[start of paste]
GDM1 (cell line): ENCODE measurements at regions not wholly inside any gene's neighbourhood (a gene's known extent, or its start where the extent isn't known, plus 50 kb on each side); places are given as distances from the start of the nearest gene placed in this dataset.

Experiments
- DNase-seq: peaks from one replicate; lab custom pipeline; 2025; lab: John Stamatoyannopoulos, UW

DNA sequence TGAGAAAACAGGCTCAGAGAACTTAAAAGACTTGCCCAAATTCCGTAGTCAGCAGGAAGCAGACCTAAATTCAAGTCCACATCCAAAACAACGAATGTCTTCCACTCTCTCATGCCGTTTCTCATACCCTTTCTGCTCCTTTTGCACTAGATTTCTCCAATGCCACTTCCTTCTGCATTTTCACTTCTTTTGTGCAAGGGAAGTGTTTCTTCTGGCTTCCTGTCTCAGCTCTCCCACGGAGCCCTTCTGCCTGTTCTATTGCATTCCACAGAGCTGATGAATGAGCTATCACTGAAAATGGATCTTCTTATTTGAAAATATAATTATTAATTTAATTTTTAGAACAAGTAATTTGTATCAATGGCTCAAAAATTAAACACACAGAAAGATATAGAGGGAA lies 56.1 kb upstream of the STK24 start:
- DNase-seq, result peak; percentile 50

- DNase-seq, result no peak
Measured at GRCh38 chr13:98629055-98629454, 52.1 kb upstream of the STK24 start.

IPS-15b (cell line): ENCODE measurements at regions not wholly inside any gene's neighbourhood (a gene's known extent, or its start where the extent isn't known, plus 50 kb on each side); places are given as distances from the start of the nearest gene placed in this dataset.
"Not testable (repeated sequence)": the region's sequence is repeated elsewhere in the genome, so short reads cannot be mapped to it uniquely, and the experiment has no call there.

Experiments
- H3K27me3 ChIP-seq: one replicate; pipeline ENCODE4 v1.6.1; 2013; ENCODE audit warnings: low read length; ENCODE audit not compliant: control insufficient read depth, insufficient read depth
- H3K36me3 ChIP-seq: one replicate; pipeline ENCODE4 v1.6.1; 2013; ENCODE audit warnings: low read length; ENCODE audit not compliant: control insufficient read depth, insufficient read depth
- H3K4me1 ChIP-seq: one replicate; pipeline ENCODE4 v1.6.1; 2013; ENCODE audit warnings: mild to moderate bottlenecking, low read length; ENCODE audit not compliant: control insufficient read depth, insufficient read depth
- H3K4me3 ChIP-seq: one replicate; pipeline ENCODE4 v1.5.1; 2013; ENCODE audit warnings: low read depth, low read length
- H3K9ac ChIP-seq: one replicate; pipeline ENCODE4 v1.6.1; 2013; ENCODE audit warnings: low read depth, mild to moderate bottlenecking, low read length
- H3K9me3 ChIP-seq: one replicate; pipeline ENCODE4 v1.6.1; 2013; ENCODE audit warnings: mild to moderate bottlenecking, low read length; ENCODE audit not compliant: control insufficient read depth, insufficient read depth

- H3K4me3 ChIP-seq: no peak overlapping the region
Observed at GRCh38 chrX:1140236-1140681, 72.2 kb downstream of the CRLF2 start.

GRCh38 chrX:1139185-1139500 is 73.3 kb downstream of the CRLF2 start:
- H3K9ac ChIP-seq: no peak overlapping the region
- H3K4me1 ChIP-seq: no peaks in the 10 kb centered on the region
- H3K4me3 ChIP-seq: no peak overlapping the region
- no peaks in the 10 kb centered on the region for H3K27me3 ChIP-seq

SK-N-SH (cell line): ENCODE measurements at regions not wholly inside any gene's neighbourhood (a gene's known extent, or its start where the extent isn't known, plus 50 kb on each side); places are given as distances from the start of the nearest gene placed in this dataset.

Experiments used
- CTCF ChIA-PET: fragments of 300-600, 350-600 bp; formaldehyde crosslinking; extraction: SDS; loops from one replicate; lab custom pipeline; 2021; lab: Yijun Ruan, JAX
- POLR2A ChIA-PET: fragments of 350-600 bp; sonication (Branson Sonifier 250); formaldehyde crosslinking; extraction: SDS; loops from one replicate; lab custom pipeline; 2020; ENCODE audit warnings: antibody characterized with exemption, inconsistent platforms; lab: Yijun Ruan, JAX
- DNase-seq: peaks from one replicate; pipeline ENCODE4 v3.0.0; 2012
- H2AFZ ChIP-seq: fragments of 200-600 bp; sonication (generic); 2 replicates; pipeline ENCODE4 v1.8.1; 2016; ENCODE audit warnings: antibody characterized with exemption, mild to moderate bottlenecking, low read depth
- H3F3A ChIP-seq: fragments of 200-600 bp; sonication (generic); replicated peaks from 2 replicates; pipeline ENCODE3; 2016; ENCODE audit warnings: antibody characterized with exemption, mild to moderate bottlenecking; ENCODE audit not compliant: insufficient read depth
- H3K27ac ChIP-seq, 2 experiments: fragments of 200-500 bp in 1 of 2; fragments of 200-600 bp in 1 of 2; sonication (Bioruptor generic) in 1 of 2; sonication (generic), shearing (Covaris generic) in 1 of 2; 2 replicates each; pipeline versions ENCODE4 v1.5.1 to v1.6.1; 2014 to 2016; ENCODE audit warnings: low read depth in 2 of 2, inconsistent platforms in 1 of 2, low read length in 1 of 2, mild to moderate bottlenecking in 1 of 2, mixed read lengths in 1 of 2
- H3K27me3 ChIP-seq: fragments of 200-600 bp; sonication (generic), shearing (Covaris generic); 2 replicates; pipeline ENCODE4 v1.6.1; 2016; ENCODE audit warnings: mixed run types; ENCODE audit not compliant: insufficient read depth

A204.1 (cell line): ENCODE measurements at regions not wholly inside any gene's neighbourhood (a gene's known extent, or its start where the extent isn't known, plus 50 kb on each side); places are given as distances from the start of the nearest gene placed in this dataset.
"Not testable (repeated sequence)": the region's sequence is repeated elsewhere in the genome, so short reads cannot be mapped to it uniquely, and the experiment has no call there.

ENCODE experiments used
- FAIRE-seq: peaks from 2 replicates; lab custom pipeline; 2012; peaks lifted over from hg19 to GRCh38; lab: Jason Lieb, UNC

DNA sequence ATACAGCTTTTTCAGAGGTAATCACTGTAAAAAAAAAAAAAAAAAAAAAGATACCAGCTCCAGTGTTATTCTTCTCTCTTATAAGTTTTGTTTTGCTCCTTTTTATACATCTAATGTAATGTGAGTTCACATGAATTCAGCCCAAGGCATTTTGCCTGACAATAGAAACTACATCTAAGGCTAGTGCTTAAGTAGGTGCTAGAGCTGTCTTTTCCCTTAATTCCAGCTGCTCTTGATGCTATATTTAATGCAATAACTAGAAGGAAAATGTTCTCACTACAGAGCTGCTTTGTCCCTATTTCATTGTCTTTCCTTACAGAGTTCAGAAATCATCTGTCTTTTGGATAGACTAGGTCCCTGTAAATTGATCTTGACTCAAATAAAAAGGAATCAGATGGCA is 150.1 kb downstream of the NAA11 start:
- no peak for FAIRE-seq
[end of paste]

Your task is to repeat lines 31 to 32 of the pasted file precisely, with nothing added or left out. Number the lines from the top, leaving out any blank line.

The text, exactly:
- H3K27ac ChIP-seq, 2 experiments: fragments of 200-500 bp in 1 of 2; fragments of 200-600 bp in 1 of 2; sonication (Bioruptor generic) in 1 of 2; sonication (generic), shearing (Covaris generic) in 1 of 2; 2 replicates each; pipeline versions ENCODE4 v1.5.1 to v1.6.1; 2014 to 2016; ENCODE audit warnings: low read depth in 2 of 2, inconsistent platforms in 1 of 2, low read length in 1 of 2, mild to moderate bottlenecking in 1 of 2, mixed read lengths in 1 of 2
- H3K27me3 ChIP-seq: fragments of 200-600 bp; sonication (generic), shearing (Covaris generic); 2 replicates; pipeline ENCODE4 v1.6.1; 2016; ENCODE audit warnings: mixed run types; ENCODE audit not compliant: insufficient read depth